Our website uses cookies

Cookies enable us to provide the best experience possible and help us understand how visitors use our website. By browsing Infosecurity Magazine, you agree to our use of cookies.

Okay, I understand Learn more

Questions Raised After Reporter Fools Bank Biometrics

Security experts have warned about the limitations of biometric authentication systems after a BBC reporter’s twin brother was able to access his HSBC account via the bank’s voice ID service.

Reporter Dan Simmons’ non-identical twin Joe logged in as his brother using the biometric security system launched by the lender in 2016.

After inputting account details and date of birth, the user is required to say "my voice is my password” in order to access their account.

However, Simmons was apparently allowed seven attempts at cracking his brother’s voice before getting it right on the eighth.

The bank is set to restrict user log-in attempts in future to three.

It’s important to note that access to the account did not allow Joe Simmons to withdraw funds; only view balances and transactions and make transfers. A real fraudster would also be unlikely to know the voice patterns of the person they’re trying to rip off.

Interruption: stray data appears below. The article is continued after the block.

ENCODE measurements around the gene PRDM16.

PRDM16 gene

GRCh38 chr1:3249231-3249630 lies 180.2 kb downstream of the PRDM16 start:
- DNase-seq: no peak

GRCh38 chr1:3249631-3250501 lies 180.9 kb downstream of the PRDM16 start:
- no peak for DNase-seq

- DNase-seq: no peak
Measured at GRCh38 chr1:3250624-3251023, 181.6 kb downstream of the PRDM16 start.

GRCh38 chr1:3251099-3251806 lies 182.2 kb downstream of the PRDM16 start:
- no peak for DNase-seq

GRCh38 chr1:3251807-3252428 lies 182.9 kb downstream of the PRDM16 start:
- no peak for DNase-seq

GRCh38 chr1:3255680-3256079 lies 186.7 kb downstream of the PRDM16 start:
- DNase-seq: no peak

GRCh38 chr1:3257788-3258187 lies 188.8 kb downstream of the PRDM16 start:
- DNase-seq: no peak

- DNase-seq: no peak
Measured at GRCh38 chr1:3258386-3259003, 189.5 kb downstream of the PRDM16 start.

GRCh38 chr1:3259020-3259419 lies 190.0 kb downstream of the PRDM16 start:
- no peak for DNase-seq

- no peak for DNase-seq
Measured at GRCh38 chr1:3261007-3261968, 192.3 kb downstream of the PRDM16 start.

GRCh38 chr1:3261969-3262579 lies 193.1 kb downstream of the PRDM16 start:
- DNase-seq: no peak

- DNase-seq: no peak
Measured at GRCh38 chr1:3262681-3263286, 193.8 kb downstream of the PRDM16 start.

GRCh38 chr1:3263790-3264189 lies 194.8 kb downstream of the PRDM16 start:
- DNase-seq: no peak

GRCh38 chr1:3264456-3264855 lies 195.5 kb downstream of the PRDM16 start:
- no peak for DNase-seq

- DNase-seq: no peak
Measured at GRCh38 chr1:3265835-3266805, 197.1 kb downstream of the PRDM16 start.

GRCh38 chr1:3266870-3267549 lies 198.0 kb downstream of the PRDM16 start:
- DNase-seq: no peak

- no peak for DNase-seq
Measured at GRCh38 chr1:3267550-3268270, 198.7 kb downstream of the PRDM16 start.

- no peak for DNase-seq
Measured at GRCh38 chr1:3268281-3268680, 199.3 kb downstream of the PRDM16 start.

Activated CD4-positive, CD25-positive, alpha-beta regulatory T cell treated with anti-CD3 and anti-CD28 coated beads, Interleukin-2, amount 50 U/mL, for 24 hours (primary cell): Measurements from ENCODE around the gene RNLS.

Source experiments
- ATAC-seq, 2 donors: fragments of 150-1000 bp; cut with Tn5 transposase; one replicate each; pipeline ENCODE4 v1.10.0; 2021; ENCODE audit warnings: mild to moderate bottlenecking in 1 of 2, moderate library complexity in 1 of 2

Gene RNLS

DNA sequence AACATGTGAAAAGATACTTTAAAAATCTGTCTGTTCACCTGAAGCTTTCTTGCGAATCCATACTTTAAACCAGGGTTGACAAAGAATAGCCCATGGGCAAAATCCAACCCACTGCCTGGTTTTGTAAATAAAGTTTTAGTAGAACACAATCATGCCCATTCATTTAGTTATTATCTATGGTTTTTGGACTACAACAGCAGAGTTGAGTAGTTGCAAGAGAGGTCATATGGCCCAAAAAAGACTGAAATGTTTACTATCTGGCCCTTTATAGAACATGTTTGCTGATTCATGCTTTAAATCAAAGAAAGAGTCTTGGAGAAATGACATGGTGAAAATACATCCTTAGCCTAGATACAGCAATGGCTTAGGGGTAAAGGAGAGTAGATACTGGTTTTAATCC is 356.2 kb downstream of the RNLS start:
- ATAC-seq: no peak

HSBC claimed its Voice ID system was still a “very secure method of authenticating customers.”

"Twins do have a similar voiceprint, but the introduction of this technology has seen a significant reduction in fraud, and has proven to be more secure than PINS, passwords and memorable phrases", it added in a statement.

Alex Mathews, lead security evangelist at Positive Technologies, argued the report proves that using voice biometrics alone isn’t enough.

“As is always the case with security, a layered approach is best,” he added. “Rather than relying on it as a sole authentication method, it should be used as an additional tool, in tandem with other security practices."

However, Digital Guardian security advocate Thomas Fischer, argued that biometrics are a step in the right direction.

“The BBC is certainly not the first to research ways to fool voice recognition systems or bypass fingerprint sensors, but this is no mean feat and depends on the quality of the original biometric imprint,” he explained.

“Brute force cracking weak passwords, on the other hand, can be done with relative ease. Biometrics are certainly not perfect, but anything we can do to make it more difficult for attackers to win and easier for consumers has to be a good move."

What’s Hot on Infosecurity Magazine?